Would you like an additional full-time teacher, TA or other member of staff to start at your school, while incurring no additional costs? If so, then good news – you can! But how? Well, most schools are currently haemorrhaging time and money equivalent to the expense of a full-time teacher. And where are all these resources being lost? Conflict.
What is conflict?
The word ‘conflict’ conjures up images of screaming and feuding staff. It actually covers a wide spectrum of behaviour and performance, all of which will cost your school time and money. Below are some examples of the most common types of conflict you can expect to encounter:
• Compensation – where we do something because the person who should be doing it isn’t. e.g. a teacher spends 10 minutes each morning preparing resources, which is what their TA should be doing but isn’t, because they’re late or don’t prepare the resources properly.
• Avoidance – this is where we can avoid speaking to someone or asking for something because we worry about the other person’s reaction. By avoiding it, either the ‘thing’ won’t get done at all, or else we’ll compensate in order to get it done.
• Fall out – perhaps someone has created a negative atmosphere that’s adversely affecting other members of the team. Maybe the team was unable to properly discuss a new idea because of the individual in question.
• Gossip – which can create ill-feeling and cause more problems.
You’ll notice that none of these examples involve big, overt displays of conflict – yet these seemingly minor issues can all hinder the work you want your teams to be doing, and reduce the potential impact that individuals within those teams can make.
Calculating the cost
Conflict wastes time and money in three key areas, starting with salary. If you’re a one-form entry school and each member of teaching staff spends just 30 minutes a week being involved or affected by conflict, that’s costing you nearly £5k p/a in lost time.
Sickness has meanwhile long been used as a marker of how happy staff, teams and organisations are. The higher it is, the more likely people are to be unhappy. In an organisation where there’s conflict you’re therefore likely to witness higher incidents of sickness – though bear in mind that only rarely can this be explicitly attributable to conflict issues. In the context of our one-form entry school, if people are taking just two days sick a year, that costs you £4k.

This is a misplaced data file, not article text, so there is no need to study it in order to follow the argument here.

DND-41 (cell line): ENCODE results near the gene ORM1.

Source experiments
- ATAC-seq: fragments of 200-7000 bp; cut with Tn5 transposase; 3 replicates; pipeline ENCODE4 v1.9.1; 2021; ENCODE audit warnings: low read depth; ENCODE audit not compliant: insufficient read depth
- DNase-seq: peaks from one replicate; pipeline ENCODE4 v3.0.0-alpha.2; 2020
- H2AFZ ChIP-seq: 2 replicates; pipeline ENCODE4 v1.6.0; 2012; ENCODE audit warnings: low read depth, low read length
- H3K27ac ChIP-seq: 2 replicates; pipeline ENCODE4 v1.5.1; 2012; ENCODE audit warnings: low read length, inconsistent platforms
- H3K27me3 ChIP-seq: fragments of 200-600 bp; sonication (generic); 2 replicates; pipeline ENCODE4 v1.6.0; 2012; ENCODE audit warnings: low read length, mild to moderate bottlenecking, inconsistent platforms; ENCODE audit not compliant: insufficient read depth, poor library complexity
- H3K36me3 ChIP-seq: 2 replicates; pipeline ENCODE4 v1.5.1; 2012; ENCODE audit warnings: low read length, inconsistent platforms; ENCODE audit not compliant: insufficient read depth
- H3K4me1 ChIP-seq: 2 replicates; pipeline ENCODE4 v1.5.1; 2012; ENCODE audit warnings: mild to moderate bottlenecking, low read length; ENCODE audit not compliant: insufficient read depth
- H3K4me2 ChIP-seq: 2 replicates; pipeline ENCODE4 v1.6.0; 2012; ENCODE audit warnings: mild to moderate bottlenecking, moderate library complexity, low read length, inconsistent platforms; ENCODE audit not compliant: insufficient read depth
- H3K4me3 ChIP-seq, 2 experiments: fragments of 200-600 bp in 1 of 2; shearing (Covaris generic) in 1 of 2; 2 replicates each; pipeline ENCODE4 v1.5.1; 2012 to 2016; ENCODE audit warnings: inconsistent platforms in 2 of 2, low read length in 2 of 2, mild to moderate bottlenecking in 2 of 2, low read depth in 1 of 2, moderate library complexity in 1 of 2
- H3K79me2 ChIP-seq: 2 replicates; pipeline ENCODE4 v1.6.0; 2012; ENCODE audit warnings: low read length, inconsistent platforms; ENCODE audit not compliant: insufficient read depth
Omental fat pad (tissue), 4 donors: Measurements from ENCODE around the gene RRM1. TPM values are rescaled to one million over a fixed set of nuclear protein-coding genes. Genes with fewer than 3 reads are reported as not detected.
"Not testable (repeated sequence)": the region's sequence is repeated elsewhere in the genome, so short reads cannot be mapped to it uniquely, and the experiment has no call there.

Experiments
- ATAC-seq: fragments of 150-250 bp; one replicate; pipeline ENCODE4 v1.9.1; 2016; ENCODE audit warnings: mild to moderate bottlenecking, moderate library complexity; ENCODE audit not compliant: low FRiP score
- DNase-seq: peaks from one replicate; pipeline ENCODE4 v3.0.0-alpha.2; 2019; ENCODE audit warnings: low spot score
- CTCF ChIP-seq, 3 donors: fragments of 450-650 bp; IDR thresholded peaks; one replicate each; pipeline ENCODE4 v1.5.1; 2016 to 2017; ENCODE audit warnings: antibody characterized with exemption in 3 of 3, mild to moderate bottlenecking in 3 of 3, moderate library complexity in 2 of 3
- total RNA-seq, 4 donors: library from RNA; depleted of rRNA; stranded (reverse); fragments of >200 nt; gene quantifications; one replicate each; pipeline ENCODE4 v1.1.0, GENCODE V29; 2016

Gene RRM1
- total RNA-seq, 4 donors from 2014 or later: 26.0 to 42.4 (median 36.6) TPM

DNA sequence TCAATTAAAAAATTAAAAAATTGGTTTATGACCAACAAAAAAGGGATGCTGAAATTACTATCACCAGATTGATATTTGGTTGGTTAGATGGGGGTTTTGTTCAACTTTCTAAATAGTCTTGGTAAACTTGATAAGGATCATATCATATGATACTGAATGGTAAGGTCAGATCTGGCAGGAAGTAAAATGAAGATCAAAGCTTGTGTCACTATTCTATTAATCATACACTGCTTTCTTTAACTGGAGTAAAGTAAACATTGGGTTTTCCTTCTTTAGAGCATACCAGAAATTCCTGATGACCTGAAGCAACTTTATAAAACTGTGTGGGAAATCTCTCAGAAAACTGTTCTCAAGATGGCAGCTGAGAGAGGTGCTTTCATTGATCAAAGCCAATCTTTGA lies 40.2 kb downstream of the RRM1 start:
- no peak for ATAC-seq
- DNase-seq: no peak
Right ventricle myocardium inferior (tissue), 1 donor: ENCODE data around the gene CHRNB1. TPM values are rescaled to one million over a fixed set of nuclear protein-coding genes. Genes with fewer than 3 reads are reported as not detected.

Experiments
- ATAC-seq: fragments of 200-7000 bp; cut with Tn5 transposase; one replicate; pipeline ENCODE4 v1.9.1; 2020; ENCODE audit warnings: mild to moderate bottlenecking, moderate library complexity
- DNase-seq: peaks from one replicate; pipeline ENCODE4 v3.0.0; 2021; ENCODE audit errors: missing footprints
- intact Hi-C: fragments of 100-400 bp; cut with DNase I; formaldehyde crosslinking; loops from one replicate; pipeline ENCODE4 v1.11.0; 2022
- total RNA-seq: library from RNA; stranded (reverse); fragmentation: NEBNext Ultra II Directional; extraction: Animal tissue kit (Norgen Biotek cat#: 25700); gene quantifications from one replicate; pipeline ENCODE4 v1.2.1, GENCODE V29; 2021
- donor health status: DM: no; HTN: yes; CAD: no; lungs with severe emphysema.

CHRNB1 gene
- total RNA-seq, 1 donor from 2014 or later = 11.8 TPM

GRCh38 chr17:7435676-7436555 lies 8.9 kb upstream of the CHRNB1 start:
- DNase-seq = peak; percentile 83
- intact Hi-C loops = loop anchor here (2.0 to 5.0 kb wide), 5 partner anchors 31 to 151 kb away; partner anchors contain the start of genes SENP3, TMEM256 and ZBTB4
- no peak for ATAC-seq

Finally, recruitment has become considerably harder in recent years – the time spent recruiting new staff can easily add up to £1.5k p/a in recruitment costs.
What is conflict making you spend?
For our one-form entry school, my conservative estimate for the cost of conflict so far stands at £10k p/a – almost the cost of a TA. For each additional form teacher thereafter, add another £6k p/a. At a more typical two-form entry primary that equates to £16k, which isn’t far off the cost of an NQT. At an average 5-form secondary school the figure rises to £34k p/a. I’ve seen many instances where a school’s costs exceed £100k p/a.
The real cost of conflict
The real cost of conflict, however, takes the form of lost opportunities.
According to my conservative estimates, the time lost to conflict adds up to 20 full-time weeks for a one-form entry school, and a further 15 weeks for each additional form entry. For an averagely sized two-form entry primary that’s 35 weeks – almost a full school working year. For a five-form entry secondary, it’s 80 weeks – two full school years.
What could you do with that time if it wasn’t sucked up on conflict? Improve the curriculum. Mark books more thoroughly. Tailor teaching even further. Train and learn new skills. Teach and develop the team. Deliver more interventions. Find better interventions.
Money buys resources, and I’m sure you’ll agree that the best resources are great team members and the time they can give. So what can you do to start countering the cost of conflict?
Conflict is a black hole that sucks away time and money. Plugging that hole, kindly and effectively, could release the resources you need to add at least one more TA to your school and up to several teachers.
Of course, the process of tackling conflict will itself take up time and resources, but it’s an investment that will reap huge dividends – and you’d be surprised at how quickly you can resolve issues.
So what’s the key to resolving conflict? The answer lies in learning how to have successful difficult conversations; ones where you can challenge poor performance and behaviour, and bring about the outcomes you need. You can find further information and assistance on this topic through my free e-course, ‘How to structure a difficult conversation’. The Heads Up website also offers a whole range of free resources that can help you in other areas – now go and plug that black hole!
Cost of conflict calculator and tutorial
You can use the Heads Up Cost of Conflict spreadsheet to calculate how much time and money is being lost, and think through where and how it’s being lost. Consider what changes you want to see, and who you need to have difficult conversations with in order to bring those changes about. teachwire.net/cost-of-conflict
• E-course – how to structure a difficult conversation ukheadsup.com/storm
• Heads Up TV video channel and newsletter ukheadsup.com/headsuptv
Sonia Gill’s books Successful Difficult Conversations in School and Journey to Outstanding are both published by John Catt and available via Amazon
Sonia Gill is founder of the consultancy Heads Up, which specialises in making schools truly outstanding